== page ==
Lies, Corruption and Deception in the Global Village (July 3, 2007)
Many of our correspondents are exceptionally well-informed and experienced. One such is J.B. who had these observations on the reliabiliy of financial data from overseas firms. J.B. was responding to an entry here on tainted/defective imports from Asia; his comments reveal that all the various shades of lying--omissions, claims of ignorance, deceptions, corruption, etc.--are not limited to foodstuffs but are endemic to the world of finance as well.
You know whenever I see a company run by anyone outside of Germans, English, Scandanavians, Canadians and English, you know I do not believe a word they say (not that the above group is exempted but let us say the degree is not quite as severe).But isn't the entire "emerging markets miracle" of skyrocketing stock prices based on the financials of these overseas companies? What can we make of the "miracle" if the numbers are untrustworthy? By that I mean, would the financial reports of these emerging-markets high-flyers withstand a fair and honest audit performed according to the accounting standards which regulate U.S. public companies' reports?
My own reading on the subject suggests that privately, nobody with any experience in the field would stake their career or money on the reliability of most overseas companies' financials. It's just one of many "dirty little secrets" that's tolerated in order to make as much money as possible in the least amount of time, i.e. before the entire rotten structure blows up/collapses.
Moving back to food, it is worth recalling that abysmally unhealthy food processing was rampant about a century ago in the U.S. Upton Sinclair's 1906 expose, The Jungle , tore the lid off the lies and deceptive practices, and an outraged public demanded safety regulations and enforcement. (The two are not identical; you can have all the regulations in the world but if they're not enforced in a non-corrupt fashion, they are meaningless.)
Let's check back in on the latest wave of findings regarding food imports from China:
Firms increase scrutiny of Chinese ingredients: As imports climb, companies trying to head off problems
In other words: since the governments of China and the U.S. have both failed U.S. consumers, U.S. companies are finally wakig up that it's their responsibility to vouchsafe for the safety of their products.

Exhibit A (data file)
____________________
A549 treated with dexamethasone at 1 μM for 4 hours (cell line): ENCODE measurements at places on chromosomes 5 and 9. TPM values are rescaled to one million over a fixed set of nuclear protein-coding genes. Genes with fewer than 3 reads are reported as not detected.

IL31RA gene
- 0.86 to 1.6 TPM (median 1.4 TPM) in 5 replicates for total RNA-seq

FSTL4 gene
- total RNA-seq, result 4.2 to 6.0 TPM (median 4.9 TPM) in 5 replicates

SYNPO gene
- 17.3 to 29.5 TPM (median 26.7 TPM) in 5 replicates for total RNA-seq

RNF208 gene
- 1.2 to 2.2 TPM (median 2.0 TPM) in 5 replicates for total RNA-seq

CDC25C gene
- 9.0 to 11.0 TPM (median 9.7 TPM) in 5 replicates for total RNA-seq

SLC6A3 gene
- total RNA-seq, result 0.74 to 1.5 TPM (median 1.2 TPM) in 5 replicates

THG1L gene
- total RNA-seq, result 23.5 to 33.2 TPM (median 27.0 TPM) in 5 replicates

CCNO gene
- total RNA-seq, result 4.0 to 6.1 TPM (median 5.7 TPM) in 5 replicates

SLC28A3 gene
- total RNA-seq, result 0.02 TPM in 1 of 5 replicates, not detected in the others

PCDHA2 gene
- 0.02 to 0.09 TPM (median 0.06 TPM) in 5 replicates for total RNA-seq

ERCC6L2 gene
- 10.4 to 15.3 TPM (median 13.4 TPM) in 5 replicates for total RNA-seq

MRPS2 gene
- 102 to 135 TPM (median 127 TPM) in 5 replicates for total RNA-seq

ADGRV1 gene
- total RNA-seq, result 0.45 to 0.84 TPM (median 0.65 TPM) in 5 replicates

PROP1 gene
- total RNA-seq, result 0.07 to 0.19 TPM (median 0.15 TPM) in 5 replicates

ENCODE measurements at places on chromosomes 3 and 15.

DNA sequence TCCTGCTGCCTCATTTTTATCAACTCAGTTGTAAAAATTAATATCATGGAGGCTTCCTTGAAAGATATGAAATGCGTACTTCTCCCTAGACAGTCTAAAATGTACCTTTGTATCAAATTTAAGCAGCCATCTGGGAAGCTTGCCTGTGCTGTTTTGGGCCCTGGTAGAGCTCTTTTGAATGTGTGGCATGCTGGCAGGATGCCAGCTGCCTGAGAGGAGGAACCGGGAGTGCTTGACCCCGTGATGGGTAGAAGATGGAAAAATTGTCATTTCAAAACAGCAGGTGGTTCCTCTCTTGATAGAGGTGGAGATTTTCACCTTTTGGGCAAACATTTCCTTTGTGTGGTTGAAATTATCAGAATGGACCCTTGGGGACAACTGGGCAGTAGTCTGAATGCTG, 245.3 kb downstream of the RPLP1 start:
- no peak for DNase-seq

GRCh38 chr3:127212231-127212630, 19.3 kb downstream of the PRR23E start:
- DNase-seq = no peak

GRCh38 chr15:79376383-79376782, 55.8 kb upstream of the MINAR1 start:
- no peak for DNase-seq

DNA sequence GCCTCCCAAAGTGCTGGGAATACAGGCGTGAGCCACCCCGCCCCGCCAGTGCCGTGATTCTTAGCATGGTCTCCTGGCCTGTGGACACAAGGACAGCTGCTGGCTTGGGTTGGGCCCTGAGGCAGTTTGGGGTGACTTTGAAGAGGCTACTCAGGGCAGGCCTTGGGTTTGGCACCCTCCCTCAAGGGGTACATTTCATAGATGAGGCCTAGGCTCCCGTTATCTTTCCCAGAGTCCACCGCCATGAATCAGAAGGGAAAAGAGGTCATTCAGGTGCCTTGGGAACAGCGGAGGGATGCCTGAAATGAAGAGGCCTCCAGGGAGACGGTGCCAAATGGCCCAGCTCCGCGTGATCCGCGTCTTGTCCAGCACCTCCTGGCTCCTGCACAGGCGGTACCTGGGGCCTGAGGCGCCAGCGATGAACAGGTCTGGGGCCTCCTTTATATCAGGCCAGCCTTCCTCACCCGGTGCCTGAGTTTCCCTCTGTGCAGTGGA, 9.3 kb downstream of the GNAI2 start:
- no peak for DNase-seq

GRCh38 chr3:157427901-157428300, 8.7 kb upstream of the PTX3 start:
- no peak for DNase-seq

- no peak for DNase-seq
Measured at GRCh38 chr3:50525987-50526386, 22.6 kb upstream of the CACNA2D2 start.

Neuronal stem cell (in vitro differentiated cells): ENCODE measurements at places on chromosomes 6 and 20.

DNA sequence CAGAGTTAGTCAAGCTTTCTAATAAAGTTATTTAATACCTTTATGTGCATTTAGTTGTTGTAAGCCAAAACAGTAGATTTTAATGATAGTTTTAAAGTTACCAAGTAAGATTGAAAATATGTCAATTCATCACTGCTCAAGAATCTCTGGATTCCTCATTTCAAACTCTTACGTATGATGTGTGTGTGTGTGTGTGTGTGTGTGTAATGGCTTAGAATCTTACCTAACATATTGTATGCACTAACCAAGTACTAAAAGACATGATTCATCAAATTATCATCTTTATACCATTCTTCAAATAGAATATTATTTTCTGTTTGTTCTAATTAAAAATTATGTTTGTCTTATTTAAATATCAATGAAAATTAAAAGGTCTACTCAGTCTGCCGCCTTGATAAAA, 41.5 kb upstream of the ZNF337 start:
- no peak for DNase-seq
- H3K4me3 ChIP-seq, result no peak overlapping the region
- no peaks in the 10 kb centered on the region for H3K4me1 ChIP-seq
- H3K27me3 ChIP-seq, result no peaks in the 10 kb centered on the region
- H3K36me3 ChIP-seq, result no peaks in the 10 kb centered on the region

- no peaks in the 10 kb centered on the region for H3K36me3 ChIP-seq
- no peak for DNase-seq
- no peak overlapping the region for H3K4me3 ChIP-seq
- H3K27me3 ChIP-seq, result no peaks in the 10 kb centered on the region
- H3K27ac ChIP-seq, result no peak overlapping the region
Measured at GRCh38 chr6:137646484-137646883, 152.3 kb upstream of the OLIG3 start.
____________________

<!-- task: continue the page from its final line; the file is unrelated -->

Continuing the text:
U.S. Detains Farmed Seafood From China.
But it's all safe now. Right.
Chinese fish import ban might affect markets; Country supplies lots of frozen shrimp and catfish to U.S.
Tainted Toothpaste Found in US Prisons; safety issues widespread.
Also Wednesday, Beijing police raided a village where live pigs were force-fed wastewater to boost their weight before slaughter, state media reported.In other words: you can't trust Chinese suppliers, Chinese government agencies, U.S. government agencies or the U.S. companies importig the food products. What possible actions are going to establish a level of accountability and trust which would cause you to risk your life and start buying Chinese tires, toothpaste, seafood, etc. again?
Realistically speaking, the system is so broken it seems impossible that any such verifiable trust can ever be established. Think this through: The U.S. corporation insists that the products are inspected and certified. Wow, great oversight here. Ah, but the tainted/adulterated food has already been inspected and tagged as safe. How exactly do you get around this? You can't, unless you post the equivalent of an FDA inspector at every food plant in China--and the inspector would have to be a native speaker, politically powerful enough to be protected from threats. If you think this is possible at any price, please read on: China Faces a New Worry: Heavy Metals in the Food: (Wall Street Journal, subscription required but you can always read it for free at the Library)
Concerns are mounting internationally as China plays a growing role in the global food industry. The country's exports currently account for about 12% of global trade in fruits and vegetables. China's agricultural exports to the U.S. rose to $2.26 billion in 2006 from $133 million in 1980, according to the U.S. Department of Agriculture.In summary: the health of the food supply system in China is compromised at the systemic/fundamental levels of soil, water and air. The government does not have the resources to adequately test, inspect and enforce safety regulations on tens of thousands of producers.
Bottom line: hey, if you have to lie to make a buck, then you lie. The hapless consumer / investor is far, far away, and is powerless to come after you. So why stop lying?
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copyright © 2007 Charles Hugh Smith. All rights reserved in all media.
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